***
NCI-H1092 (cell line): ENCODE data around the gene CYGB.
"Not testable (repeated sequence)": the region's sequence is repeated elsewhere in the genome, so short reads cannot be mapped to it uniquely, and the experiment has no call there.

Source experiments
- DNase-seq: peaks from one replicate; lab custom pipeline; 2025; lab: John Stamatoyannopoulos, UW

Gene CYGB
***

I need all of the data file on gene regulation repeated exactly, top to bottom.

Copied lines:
NCI-H1092 (cell line): ENCODE data around the gene CYGB.
"Not testable (repeated sequence)": the region's sequence is repeated elsewhere in the genome, so short reads cannot be mapped to it uniquely, and the experiment has no call there.

Source experiments
- DNase-seq: peaks from one replicate; lab custom pipeline; 2025; lab: John Stamatoyannopoulos, UW

Gene CYGB